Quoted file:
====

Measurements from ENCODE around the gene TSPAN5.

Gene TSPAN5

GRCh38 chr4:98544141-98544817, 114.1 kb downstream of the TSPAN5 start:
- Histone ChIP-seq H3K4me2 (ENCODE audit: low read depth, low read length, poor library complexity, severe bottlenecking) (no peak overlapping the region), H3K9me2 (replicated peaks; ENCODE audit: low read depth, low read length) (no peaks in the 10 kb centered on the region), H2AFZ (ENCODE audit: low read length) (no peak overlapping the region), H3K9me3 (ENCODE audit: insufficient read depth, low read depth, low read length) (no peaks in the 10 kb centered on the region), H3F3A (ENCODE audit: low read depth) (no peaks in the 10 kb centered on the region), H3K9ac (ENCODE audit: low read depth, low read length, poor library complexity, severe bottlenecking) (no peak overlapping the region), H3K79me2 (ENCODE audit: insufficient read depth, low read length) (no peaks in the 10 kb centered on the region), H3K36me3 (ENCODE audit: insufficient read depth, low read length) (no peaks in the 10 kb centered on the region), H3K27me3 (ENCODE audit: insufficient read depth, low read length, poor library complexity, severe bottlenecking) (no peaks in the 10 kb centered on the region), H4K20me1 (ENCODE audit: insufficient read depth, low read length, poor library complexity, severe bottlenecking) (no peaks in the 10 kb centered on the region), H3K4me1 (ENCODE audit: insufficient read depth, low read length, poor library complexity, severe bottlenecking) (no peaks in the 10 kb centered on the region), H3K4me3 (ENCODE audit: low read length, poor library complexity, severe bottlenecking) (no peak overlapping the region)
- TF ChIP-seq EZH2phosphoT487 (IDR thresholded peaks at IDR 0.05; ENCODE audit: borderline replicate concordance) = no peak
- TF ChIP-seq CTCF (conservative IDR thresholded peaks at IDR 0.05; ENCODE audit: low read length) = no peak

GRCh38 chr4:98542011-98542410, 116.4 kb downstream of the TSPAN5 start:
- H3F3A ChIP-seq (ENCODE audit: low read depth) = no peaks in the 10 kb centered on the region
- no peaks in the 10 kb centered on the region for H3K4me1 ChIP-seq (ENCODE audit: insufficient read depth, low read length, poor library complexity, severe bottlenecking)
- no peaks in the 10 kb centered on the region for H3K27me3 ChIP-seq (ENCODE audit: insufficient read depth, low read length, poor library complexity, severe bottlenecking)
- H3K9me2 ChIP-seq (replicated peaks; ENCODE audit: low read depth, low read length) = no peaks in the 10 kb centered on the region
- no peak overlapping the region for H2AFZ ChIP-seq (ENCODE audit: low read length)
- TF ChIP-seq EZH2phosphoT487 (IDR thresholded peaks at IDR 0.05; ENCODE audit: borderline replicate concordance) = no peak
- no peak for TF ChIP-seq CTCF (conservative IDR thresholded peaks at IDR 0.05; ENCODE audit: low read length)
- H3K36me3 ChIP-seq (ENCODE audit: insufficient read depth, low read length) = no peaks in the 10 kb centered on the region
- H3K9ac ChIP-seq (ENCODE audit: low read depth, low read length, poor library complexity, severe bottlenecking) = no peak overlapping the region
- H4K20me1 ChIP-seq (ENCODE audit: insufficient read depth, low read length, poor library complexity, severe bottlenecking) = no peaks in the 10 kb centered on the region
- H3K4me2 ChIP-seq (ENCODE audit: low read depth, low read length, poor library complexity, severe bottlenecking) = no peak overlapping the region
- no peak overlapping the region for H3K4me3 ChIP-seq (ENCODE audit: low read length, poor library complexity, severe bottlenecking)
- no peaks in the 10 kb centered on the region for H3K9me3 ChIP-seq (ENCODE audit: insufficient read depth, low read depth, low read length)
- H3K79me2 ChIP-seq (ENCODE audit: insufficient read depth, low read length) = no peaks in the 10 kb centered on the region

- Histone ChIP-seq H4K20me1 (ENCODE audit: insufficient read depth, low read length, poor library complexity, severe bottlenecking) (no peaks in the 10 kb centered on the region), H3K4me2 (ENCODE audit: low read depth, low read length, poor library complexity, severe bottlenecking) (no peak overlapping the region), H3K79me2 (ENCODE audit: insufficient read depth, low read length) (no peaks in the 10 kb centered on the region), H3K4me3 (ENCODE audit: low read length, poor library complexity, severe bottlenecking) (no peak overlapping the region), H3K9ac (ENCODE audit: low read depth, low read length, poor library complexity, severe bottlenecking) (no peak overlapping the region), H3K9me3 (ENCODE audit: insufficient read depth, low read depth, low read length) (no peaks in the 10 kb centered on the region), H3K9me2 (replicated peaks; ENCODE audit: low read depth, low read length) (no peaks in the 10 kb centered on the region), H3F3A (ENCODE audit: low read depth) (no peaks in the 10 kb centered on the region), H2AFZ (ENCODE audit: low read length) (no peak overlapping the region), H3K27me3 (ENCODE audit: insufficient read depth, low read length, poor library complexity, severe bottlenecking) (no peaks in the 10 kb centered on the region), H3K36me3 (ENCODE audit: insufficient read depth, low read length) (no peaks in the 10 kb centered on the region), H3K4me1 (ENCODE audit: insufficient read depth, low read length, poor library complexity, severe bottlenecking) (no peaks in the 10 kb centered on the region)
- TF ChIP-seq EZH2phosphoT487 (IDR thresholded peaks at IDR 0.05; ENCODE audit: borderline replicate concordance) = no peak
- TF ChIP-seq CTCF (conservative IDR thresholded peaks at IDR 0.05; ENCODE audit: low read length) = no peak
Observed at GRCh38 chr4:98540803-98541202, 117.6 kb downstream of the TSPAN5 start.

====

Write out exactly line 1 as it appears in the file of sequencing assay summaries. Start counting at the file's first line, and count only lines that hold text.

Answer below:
Measurements from ENCODE around the gene TSPAN5.